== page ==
“It’s a profoundly Jewish affair” is the comment made by the Jewish-run Tablet magazine on the latest Wall Street scandal, this time involving one of the world’s largest investors and hedge fund specialists, SAC Capital Advisors LP.
There are no prizes awarded for guessing that “SAC” stands for Steven A. Cohen, the company’s founder who was called “the hedge fund king” in a 2006 Wall Street Journal article, ranked 94th on the top 100 list of most influential people by Time Magazine, and included in the 50 Most Influential ranking of Bloomberg Markets Magazine.
Now however, U.S. prosecutors have indicted billionaire Cohen’s hedge fund for insider trading, according to a recent report by Reuters.
The government accused SAC Capital Advisors LP of presiding over a culture where employees flouted the law and were encouraged to tap their personal networks of contacts for inside information about publicly traded companies.
The result was “insider trading that was substantial, pervasive and on a scale without known precedent in the hedge fund industry,” the indictment said.
The indictment filed by the U.S. Department of Justice against SAC, together with a related civil case seeking forfeitures and money laundering penalties, imperils the future of the roughly $15 billion hedge fund.
It also may end Cohen’s career of managing outside money, where he generated some of the hedge fund industry’s best returns and became one of the foremost traders of his generation.
The U.S. Securities and Exchange Commission charged Cohen in a civil case with failing to supervise two employees, Mathew Martoma and Michael Steinberg. Both men have pleaded not guilty to criminal insider trading charges and face trials in November.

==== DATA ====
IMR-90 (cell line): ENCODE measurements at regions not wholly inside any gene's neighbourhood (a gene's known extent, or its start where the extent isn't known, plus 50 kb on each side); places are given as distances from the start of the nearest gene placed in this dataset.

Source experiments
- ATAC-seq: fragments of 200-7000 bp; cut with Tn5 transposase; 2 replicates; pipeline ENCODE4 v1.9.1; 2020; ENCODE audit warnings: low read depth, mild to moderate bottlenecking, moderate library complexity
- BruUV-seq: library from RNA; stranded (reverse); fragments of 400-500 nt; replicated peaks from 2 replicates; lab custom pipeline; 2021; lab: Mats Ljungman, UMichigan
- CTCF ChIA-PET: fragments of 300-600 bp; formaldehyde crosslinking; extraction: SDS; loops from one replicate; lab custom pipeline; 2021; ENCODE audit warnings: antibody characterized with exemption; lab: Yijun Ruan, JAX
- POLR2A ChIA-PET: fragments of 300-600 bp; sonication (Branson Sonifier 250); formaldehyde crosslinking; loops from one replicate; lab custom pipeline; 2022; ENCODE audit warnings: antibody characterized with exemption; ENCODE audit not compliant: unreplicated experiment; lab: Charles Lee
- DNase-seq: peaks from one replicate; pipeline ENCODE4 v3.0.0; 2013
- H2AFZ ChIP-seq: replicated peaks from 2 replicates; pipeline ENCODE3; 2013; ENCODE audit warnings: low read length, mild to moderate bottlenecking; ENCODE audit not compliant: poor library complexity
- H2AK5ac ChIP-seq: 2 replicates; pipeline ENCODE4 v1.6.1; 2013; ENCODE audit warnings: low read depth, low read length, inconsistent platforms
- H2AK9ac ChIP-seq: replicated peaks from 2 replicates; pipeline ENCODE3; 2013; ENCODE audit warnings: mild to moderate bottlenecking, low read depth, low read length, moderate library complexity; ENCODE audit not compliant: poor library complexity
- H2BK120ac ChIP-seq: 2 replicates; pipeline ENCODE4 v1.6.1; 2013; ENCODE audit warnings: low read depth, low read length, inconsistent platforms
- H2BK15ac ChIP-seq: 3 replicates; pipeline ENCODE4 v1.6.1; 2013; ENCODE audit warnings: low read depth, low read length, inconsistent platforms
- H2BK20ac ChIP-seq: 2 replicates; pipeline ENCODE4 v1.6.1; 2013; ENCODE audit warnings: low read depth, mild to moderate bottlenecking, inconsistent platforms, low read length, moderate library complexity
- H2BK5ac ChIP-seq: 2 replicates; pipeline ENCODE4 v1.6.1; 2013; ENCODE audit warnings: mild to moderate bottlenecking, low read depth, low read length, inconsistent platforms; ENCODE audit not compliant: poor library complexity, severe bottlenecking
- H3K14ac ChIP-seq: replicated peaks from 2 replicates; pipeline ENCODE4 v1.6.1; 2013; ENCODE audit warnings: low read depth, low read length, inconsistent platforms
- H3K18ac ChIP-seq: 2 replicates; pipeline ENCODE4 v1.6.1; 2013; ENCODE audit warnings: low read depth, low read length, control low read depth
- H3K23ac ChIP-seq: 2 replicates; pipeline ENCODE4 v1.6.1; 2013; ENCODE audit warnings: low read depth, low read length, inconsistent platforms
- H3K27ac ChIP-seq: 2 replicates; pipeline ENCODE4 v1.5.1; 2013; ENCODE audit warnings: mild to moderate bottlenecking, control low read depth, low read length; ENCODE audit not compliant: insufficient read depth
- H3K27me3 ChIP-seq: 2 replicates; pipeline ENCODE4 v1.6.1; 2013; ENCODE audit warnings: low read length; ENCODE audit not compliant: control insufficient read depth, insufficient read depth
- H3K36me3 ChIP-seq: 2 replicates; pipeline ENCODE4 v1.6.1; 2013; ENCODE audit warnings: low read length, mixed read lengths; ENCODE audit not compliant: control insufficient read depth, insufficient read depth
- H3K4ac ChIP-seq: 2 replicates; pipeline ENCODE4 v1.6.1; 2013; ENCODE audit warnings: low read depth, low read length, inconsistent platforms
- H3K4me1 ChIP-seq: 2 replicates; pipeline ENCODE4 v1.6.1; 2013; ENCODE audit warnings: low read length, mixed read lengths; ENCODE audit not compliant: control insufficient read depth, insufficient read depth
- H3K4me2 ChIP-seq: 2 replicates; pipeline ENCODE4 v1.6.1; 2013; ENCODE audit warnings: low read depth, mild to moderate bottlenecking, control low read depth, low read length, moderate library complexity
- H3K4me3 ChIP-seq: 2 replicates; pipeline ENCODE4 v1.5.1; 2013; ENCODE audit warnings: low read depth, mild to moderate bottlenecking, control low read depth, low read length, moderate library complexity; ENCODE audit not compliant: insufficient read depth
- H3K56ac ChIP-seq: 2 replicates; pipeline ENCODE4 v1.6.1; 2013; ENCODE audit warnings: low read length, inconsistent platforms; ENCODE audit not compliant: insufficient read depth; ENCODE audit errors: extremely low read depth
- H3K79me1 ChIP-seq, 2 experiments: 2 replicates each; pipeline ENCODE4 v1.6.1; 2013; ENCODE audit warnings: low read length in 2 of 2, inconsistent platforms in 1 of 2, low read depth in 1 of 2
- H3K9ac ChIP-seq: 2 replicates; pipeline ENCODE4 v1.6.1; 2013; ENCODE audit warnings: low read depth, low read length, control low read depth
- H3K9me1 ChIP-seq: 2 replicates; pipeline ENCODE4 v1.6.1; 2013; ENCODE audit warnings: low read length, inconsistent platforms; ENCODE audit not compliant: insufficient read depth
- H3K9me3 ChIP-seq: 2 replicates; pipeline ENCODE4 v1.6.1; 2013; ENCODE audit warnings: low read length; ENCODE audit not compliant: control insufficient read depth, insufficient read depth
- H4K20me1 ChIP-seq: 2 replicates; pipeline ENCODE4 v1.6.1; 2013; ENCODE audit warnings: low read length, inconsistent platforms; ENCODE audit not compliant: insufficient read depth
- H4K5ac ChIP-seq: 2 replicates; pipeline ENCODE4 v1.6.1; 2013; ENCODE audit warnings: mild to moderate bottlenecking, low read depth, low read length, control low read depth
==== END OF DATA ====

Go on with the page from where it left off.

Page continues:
The indictment said SAC’s illegal practices ran roughly from 1999 to 2010. SAC and various affiliates were charged with four criminal counts of securities fraud and one count of wire fraud.
“When so many people from a single hedge fund engage in insider trading, it is not a coincidence,” U.S. Attorney Preet Bharara said at a press conference.
Bharara said that SAC was no less than a “magnet for market cheaters.”
According to the Jewish Tablet magazine, the “SAC case is so fascinating to us unwashed masses in part because more than being a mere workaday case of financial wrongdoing, it evokes a literary—one almost wants to say Talmudic—discussion about the meaning of language, the nature of information, and the essence of interpretation. Or, in other words, it’s a profoundly Jewish affair.”
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